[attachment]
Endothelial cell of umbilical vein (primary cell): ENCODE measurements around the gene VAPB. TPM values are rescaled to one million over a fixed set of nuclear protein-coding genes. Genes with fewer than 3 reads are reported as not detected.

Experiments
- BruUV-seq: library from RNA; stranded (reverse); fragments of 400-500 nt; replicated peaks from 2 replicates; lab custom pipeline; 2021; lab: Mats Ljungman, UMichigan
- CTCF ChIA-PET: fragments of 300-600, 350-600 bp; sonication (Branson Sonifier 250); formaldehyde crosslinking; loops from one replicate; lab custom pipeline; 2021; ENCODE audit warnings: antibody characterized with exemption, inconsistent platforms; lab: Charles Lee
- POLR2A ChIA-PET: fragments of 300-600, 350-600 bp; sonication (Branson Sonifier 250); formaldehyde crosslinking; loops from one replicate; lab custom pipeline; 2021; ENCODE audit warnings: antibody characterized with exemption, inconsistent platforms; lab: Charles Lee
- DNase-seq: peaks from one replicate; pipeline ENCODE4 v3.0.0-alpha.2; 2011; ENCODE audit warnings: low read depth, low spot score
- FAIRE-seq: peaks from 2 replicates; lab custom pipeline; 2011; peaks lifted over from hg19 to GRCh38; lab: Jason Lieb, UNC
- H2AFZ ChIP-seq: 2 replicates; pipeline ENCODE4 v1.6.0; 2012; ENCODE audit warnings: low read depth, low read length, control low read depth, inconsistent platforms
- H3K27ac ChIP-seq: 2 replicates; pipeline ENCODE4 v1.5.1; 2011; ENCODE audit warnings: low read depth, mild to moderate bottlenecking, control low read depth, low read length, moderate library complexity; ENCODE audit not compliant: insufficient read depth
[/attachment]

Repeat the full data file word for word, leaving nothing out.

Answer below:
Endothelial cell of umbilical vein (primary cell): ENCODE measurements around the gene VAPB. TPM values are rescaled to one million over a fixed set of nuclear protein-coding genes. Genes with fewer than 3 reads are reported as not detected.

Experiments
- BruUV-seq: library from RNA; stranded (reverse); fragments of 400-500 nt; replicated peaks from 2 replicates; lab custom pipeline; 2021; lab: Mats Ljungman, UMichigan
- CTCF ChIA-PET: fragments of 300-600, 350-600 bp; sonication (Branson Sonifier 250); formaldehyde crosslinking; loops from one replicate; lab custom pipeline; 2021; ENCODE audit warnings: antibody characterized with exemption, inconsistent platforms; lab: Charles Lee
- POLR2A ChIA-PET: fragments of 300-600, 350-600 bp; sonication (Branson Sonifier 250); formaldehyde crosslinking; loops from one replicate; lab custom pipeline; 2021; ENCODE audit warnings: antibody characterized with exemption, inconsistent platforms; lab: Charles Lee
- DNase-seq: peaks from one replicate; pipeline ENCODE4 v3.0.0-alpha.2; 2011; ENCODE audit warnings: low read depth, low spot score
- FAIRE-seq: peaks from 2 replicates; lab custom pipeline; 2011; peaks lifted over from hg19 to GRCh38; lab: Jason Lieb, UNC
- H2AFZ ChIP-seq: 2 replicates; pipeline ENCODE4 v1.6.0; 2012; ENCODE audit warnings: low read depth, low read length, control low read depth, inconsistent platforms
- H3K27ac ChIP-seq: 2 replicates; pipeline ENCODE4 v1.5.1; 2011; ENCODE audit warnings: low read depth, mild to moderate bottlenecking, control low read depth, low read length, moderate library complexity; ENCODE audit not compliant: insufficient read depth